To satisfy the growing demand for turnkey CNC parts, complex multi-axis manufacturing, and competitive lead times, machinists are utilizing advancements in CNC equipment and software to increase throughput and efficiency, and minimize technical bottlenecks.
Here are the top 4 CNC machining enhancement trends that we think you should implement in your shop:
4: Use CAM When You Can
If you’re not familiar with CAM software and all of its benefits, you should be. CAM (or computer-aided manufacturing) software, like MasterCam, programs the manufacturing of a part. A user must first insert a 3D computer-aided design (or CAD) model, add in their toolset, and then voila! Each machining operation is programmed and simulated virtually. CAM software that includes new tool pathing technology and advanced collision detection is extremely valuable in the CNC machining community. These enhancements reduce cutting times, mitigate wear on endmills, and significantly minimize the likelihood of collisions. Ultimately, CAM software bridges years of workforce training by building in would-be tribal knowledge into the software.
3: Let The Machines Train Your Team
Many modern equipment manufacturers include 3D CAD viewers or CAD/CAM features inside machine platforms. The display on the machine controllers acts as a visual guide for ease of operation and setup. Some popular machining equipment manufacturers like Haas have controllers that contain instructional videos and step-by-step images. This is particularly helpful for novice users, as these features can train users, reduce non-machining time, and minimize errors.
Amada’s press brake is a great example of equipment that can train your workforce. This machine has built-in tools and feedback to guide users to ensure accuracy and precision through a digital interface—even warning users if the wrong tool or dies are installed.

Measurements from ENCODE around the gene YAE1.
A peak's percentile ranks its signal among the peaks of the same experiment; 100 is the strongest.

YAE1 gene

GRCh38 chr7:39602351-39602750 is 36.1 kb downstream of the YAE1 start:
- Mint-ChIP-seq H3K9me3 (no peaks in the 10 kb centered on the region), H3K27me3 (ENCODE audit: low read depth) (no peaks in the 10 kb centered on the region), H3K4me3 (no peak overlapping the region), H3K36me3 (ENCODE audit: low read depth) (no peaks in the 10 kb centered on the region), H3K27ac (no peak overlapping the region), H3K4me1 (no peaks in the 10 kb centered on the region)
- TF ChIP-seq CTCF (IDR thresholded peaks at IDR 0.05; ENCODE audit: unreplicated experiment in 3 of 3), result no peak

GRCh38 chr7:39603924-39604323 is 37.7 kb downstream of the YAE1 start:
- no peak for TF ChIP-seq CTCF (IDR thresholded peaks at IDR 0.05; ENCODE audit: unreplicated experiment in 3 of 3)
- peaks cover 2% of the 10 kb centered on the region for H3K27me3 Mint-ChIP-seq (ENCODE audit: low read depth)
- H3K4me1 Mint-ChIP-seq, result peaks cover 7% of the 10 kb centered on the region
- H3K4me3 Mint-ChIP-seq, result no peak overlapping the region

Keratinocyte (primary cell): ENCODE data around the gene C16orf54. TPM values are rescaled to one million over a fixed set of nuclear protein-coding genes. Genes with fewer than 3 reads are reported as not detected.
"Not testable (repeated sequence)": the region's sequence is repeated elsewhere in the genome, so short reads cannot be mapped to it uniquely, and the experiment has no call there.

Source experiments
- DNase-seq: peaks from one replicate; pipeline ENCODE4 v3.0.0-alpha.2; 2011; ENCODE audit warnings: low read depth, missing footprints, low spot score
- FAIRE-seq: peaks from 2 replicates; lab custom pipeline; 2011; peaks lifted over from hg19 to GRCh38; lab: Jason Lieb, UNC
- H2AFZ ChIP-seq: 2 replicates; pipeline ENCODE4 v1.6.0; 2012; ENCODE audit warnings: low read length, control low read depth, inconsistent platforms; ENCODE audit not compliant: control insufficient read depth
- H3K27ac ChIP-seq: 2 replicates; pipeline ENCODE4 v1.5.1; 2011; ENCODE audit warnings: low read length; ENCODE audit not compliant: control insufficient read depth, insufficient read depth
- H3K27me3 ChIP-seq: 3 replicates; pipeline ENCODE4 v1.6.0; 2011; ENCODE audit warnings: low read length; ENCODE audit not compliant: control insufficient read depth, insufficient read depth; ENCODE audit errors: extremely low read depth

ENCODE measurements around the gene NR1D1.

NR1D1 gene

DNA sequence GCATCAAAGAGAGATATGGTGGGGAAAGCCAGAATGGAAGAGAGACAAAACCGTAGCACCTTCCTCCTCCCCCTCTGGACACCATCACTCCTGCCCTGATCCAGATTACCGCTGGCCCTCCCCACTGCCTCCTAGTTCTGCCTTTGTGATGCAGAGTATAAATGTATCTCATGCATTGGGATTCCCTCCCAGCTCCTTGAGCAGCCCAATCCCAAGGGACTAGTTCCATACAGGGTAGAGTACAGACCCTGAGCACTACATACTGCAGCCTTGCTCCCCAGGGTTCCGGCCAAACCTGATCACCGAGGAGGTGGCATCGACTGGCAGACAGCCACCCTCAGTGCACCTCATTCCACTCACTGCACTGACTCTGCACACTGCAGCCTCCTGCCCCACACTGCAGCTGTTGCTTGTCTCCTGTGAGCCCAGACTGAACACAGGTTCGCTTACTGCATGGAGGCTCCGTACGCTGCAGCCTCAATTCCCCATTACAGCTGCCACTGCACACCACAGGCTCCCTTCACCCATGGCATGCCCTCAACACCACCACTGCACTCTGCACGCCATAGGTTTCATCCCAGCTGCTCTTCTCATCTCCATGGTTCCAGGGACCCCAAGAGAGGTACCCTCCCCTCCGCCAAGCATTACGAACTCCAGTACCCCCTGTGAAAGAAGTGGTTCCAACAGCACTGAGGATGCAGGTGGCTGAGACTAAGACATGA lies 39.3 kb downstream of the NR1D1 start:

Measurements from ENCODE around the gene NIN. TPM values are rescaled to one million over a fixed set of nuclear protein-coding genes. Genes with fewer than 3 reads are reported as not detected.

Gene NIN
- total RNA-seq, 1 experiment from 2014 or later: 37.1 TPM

2: Microservices Can Have a Macro Impact
Microservices like Provencut have helped to augment CAM software in the machining industry. The platform gives machinists access to tested and proven “recipes,” or instructions that are custom created for various machine platforms with tool specifications and optimum pathing. These coded directions are combined with other code that create a machining operation with minimal risk, allowing machinists to produce more parts most efficiently and mitigate scrap.
1: Try More Axes for Lower Machining Cost
The more axes your machine center possesses, the fewer setups, operations, and materials you’ll require. A reduction in setup complexity will directly decrease the rate of labor per part and, indirectly, will reduce your overall machining cost. This also mitigates the human error that can occur with each setup step and the scrap that can potentially be produced from costly mistakes. Nowadays, multi-axis machines or multi-axis machining capabilities are easier to access with a more competitive priced marketplace and interchangeable rotary tables, or trunnions, which allow you to upgrade a 3-axis machine to 5-axis capabilities.
Reduction in market prices for smaller CNC platform machines also allows machinists to run short, individual operations. These are sometimes called 2nd-Op machines, or mini-mills, and can run parallel to larger machining platforms to allow more work to be completed daily.
Small business manufacturers are continuing to adapt to a market that demands flexible production and increased complexity through enhanced technology. Even with localized labor shortages in many areas of the United States, manufacturing can thrive through better tools to enable establishments to do more with less. On-demand manufacturing platforms can help aggregate work and provide jobs through Xometry’s Manufacturing Partner Network. Complementing services in the Manufacturing-as-a-Service (MaaS) ecosystem include tooling and material providers like Xometry Supplies and Xometry Finishing Services, which consolidate and simplify resource procurement on active jobs.
This article was adapted from the original version on Xometry's customer blog, "CNC Machining Trends in 2020" by Greg Paulsen.